ping their membership in the "mother club." The club now has 
ninety-five members. Regular meetings are held twice a month in 
the club room in the W. C. T. U. building, where the most important 
topics of the present day and historical past are discussed. The year 
1916 has been Pennsylvania year, a fitting topic in view of the cen- 
tennial of our town. Since its organization the Woman's Club has 
taken an active part in the civic movements of Apollo. It has initiat- 
ed a number of movements for the betterment of the town, such as 
the placing of public fountains and waste baskets. It was the 
Woman's Club that presented the first sanitary drinking fountain to 
our public school. 

Past presidents: Mrs. J. T. Klugh, Mrs. T. J. Henry, Mrs. G. H. 
Clement, Mrs. F. T. Wray, Miss Eliza McMullen, Mrs. C. W. 
Bollinger, Mrs. Margaret McBryar. The officers for the year are Mrs. 
L. Todd Owens, president; Mrs. J. W. Brockway, vice president; Mrs. 
Geo. J. Bortz, second vice president; Mrs. C. P. Wolfe, recording sec- 
retary; Mrs. R. D. Fiscus, corresponding secretary; Mrs. Margaret 
McBryar, treasurer. 


The first library was in connection with the Apollo Library As- 
sociation, organized in 1878. Membership was $1.00 and annual dues 
one dollar. Books were thus brought into the community and much 
benefit to the youth of Apollo was brought about by this institution. 
Interest finally languished and the association disbanded after sever- 
al years. 

The Apollo Free Library was founded by the Woman's Club in 
1908. It is the only public library in Armstrong County. It now has 
nearly 2,000 volumes on its shelves and on the tables in the reading 
rooms are all the best magazines. The salary of the librarian. Miss 
Agnes Mullen, is paid by the borough. All the other expenses are 
provided for by the club. The board of trustees comprises three men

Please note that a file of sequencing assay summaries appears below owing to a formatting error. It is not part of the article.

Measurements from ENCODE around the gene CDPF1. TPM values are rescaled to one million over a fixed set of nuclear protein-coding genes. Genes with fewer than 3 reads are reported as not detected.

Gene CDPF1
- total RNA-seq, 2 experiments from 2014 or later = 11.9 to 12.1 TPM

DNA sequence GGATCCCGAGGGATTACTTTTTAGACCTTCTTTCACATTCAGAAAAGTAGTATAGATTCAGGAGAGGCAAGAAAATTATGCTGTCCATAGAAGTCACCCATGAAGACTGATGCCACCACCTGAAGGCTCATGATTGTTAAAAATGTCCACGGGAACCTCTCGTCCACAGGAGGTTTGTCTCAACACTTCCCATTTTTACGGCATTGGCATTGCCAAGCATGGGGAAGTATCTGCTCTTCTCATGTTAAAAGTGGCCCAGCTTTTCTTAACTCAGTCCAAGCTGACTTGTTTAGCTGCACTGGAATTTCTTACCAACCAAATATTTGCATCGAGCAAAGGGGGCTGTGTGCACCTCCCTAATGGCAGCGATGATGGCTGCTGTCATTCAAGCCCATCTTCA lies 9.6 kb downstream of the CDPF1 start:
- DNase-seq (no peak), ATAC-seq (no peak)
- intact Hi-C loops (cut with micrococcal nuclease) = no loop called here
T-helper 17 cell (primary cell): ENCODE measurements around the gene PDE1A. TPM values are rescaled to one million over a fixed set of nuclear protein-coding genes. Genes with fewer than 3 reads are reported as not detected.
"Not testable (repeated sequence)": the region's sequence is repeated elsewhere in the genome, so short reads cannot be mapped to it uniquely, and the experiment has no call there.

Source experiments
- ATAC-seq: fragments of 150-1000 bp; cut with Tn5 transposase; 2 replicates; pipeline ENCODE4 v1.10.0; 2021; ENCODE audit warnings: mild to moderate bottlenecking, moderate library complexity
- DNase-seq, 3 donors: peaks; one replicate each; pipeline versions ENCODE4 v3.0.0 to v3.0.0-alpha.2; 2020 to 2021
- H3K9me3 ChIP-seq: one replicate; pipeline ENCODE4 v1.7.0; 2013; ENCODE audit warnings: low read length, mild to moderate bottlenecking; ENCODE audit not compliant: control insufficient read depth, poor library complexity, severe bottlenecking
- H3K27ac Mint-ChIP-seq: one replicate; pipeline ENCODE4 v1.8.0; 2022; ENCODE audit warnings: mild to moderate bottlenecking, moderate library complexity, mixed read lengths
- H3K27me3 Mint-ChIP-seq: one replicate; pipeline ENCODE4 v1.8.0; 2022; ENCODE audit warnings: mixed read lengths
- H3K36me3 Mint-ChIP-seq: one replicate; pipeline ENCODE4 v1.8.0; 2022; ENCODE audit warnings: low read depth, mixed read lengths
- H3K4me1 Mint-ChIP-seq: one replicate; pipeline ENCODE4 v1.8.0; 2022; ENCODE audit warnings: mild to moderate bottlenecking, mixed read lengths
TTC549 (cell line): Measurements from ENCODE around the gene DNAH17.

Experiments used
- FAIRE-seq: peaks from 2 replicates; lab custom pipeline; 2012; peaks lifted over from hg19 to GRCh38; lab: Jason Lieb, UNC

from town, one member of the town council and four members of the 
club. Of this board, John H. Jackson is president and W. F. Pauly, 
treasurer. The reading room is open three evenings a week. As many 
as ten thousand volumes have been circulated in a year. 



Nearly every business man in Apollo is identified with this as- 
sociation. It is incorporated and federated with the State Business 
Men's Association. It meets in the P. O. S. of A. Hall. Matters 
pertaining to the general welfare of the town as well as business in- 
terests are discussed. The officers are: president, W. F. Devers; 
vice president, S. C. McMillen; secretary, Ira J. Wray; and W. C. 
Campbell, treasurer. 


The first lodge instituted in Apollo was the I. O. O. F. Decem- 
ber 14, 1867. Good Templars, 1868; Masons, March 4, 1869; Order of 
United American Mechanics, 1875; Improved Order of Redmen, 1875 
Royal Arcanum, 1879; G. A. R., Post 89, 1878; Knights of Pythias 
November 11, 1873; Knights of Maccabees, 1893; Ladies of Maccabees 
1910; B. P. 0. Elks, October 15, 1897; Knights of Malta, August 17 
1905; Dames of Malta, February 27, 1914; Patriotic Sons of America 
January 10, 1903; Junior Order United American Mechanics, 1888 
L. O. O. Moose, February 12, 1910; Sons of Veterans, November 14 
1908; Daughters of Veterans, Rachel S. Coulter, 1914; Relief Corps 
1888; American Insurance Union, 1897; Sisters of Rebecca, April 1907 
Order of Eastern Star, May 1912; Order of Golden Seal, October 13, 
1913; Woodmen of the World, 1914. 

It may be interesting to note that the Charles S. Whitworth 
Post, 89, organized January 21, 1878 with 29 members has five of them 
yet holding membership and that Daniel Jack was elected Quarter 
Master and has held the office continuously. The Post was named 
after Corporal Whitworth who was killed in the battle of Cedar 
Creek, Va., October 19, 1864. 


Space will not permit of more than the mention of some of the 
clubs which have furnished amusement to the youth of Apollo. The 
Archery Club was of but a season's duration and the skill of the mem- 
bers did not rival that of the red bowmen who had preceded them. 
One of the most noteworthy clubs because of its uniqueness was that 
of the Muggins Family, organized in 1877. This club had a star and 
crescent for a badge and cardinal red for its colors. Each mem- 
ber had a name as follows: The father of the family was A. P. Coch- 
rane who was called Dudley. His sons were: Enoch Muggins, M. E. 
Uncapher; Fizikan, T. J. Henry; G. Washington, J. W. Leech; Eph- 
rihamus, W. E. Lloyd; Toby, H. F. Jack; Ezekiel, James Kirkwood; 
Josiah Woolbert, Harry C. Wray; Mike, M. Hermond Cochran. 

This family held a reunion in the opera house December 30, 1887. 
The Acacia Club of Masonic affiliation is yet in existence and is noted 
for its banquets. The Pastime Club was a factor for fun in its time.